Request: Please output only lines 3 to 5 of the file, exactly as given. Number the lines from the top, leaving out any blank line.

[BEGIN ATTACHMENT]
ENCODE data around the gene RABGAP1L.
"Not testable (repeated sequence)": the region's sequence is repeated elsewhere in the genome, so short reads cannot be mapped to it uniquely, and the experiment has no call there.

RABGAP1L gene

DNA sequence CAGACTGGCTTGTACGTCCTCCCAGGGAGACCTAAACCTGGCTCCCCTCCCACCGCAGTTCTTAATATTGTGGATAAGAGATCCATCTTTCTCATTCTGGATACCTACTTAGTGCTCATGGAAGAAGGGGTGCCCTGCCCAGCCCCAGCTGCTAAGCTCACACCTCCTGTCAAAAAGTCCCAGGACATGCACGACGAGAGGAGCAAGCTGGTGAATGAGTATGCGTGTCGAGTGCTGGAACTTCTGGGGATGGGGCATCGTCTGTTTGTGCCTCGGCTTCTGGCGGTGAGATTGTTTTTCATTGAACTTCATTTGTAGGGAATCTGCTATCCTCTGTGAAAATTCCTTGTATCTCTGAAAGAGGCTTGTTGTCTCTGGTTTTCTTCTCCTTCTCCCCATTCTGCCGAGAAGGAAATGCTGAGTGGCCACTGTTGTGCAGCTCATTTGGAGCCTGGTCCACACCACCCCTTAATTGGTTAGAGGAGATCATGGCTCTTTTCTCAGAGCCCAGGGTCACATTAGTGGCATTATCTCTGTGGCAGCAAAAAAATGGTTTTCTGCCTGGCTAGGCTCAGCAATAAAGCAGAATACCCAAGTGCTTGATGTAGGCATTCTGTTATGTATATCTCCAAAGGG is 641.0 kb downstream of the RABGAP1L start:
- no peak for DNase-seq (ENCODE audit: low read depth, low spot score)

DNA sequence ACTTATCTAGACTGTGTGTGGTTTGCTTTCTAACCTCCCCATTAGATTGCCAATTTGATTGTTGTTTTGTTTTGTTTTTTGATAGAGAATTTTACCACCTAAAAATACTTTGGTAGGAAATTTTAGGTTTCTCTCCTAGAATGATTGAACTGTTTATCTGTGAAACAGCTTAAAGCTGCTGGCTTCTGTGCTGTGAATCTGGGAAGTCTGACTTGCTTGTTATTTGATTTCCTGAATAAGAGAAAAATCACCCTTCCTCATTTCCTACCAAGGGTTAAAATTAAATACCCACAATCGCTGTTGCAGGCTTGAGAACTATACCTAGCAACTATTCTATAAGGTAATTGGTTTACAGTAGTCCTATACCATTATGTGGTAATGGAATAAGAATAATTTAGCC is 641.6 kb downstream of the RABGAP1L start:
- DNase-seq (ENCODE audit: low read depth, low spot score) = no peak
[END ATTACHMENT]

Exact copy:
RABGAP1L gene

DNA sequence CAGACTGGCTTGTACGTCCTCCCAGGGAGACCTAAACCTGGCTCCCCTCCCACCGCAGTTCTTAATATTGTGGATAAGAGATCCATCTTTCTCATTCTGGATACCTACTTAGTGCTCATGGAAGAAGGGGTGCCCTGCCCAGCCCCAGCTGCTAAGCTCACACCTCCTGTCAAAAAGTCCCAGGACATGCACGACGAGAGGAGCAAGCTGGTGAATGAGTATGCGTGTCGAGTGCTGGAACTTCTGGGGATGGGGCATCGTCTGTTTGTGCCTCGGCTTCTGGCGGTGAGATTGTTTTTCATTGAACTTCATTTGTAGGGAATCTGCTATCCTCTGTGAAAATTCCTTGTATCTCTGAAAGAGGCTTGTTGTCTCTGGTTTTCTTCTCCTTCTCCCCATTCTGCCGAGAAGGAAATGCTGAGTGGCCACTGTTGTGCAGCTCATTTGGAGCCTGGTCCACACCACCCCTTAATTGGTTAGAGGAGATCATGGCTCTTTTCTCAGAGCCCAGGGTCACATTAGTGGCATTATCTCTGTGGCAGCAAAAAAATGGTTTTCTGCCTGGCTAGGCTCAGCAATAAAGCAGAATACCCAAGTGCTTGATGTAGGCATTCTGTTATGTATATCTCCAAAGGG is 641.0 kb downstream of the RABGAP1L start:
- no peak for DNase-seq (ENCODE audit: low read depth, low spot score)